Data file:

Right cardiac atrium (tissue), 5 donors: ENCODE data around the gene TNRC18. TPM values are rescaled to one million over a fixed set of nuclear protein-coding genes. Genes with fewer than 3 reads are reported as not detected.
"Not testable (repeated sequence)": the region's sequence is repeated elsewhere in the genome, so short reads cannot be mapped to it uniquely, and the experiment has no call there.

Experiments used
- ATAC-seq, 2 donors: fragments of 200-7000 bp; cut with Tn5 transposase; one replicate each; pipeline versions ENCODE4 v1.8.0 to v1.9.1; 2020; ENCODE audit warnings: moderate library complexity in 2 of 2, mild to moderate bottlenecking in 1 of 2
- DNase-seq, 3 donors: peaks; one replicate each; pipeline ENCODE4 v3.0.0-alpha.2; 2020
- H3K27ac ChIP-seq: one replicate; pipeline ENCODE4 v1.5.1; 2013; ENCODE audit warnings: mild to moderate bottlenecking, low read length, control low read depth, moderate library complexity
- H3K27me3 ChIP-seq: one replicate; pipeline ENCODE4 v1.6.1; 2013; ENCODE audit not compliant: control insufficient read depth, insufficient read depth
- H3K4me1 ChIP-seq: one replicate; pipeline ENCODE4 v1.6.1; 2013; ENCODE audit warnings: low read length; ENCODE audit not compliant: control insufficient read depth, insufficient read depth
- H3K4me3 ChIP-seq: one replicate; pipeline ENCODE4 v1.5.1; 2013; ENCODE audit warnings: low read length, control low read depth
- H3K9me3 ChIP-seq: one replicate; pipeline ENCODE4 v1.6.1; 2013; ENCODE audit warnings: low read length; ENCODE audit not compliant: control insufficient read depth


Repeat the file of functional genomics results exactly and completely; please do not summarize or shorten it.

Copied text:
Right cardiac atrium (tissue), 5 donors: ENCODE data around the gene TNRC18. TPM values are rescaled to one million over a fixed set of nuclear protein-coding genes. Genes with fewer than 3 reads are reported as not detected.
"Not testable (repeated sequence)": the region's sequence is repeated elsewhere in the genome, so short reads cannot be mapped to it uniquely, and the experiment has no call there.

Experiments used
- ATAC-seq, 2 donors: fragments of 200-7000 bp; cut with Tn5 transposase; one replicate each; pipeline versions ENCODE4 v1.8.0 to v1.9.1; 2020; ENCODE audit warnings: moderate library complexity in 2 of 2, mild to moderate bottlenecking in 1 of 2
- DNase-seq, 3 donors: peaks; one replicate each; pipeline ENCODE4 v3.0.0-alpha.2; 2020
- H3K27ac ChIP-seq: one replicate; pipeline ENCODE4 v1.5.1; 2013; ENCODE audit warnings: mild to moderate bottlenecking, low read length, control low read depth, moderate library complexity
- H3K27me3 ChIP-seq: one replicate; pipeline ENCODE4 v1.6.1; 2013; ENCODE audit not compliant: control insufficient read depth, insufficient read depth
- H3K4me1 ChIP-seq: one replicate; pipeline ENCODE4 v1.6.1; 2013; ENCODE audit warnings: low read length; ENCODE audit not compliant: control insufficient read depth, insufficient read depth
- H3K4me3 ChIP-seq: one replicate; pipeline ENCODE4 v1.5.1; 2013; ENCODE audit warnings: low read length, control low read depth
- H3K9me3 ChIP-seq: one replicate; pipeline ENCODE4 v1.6.1; 2013; ENCODE audit warnings: low read length; ENCODE audit not compliant: control insufficient read depth